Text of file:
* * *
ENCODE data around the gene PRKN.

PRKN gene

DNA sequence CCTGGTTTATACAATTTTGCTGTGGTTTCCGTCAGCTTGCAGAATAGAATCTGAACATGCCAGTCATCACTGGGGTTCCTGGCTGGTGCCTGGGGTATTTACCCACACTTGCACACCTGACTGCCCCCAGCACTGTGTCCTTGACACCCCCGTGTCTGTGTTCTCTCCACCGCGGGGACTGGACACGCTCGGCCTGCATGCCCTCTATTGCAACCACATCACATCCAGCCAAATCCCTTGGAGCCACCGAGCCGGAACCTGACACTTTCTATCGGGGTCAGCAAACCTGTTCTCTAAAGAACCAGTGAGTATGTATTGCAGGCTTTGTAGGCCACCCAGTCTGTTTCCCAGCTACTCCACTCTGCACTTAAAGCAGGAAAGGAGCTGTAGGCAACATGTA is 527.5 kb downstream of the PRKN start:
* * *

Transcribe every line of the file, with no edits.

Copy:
ENCODE data around the gene PRKN.

PRKN gene

DNA sequence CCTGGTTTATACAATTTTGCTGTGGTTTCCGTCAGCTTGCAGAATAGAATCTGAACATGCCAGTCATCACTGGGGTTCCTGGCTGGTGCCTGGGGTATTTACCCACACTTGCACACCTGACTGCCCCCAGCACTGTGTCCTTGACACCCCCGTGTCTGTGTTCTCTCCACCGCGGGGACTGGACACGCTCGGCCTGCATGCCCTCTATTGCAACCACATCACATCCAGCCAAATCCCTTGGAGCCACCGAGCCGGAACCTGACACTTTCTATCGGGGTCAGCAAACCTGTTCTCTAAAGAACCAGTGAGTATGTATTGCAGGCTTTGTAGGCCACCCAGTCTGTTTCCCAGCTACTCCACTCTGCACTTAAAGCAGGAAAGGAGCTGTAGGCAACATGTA is 527.5 kb downstream of the PRKN start: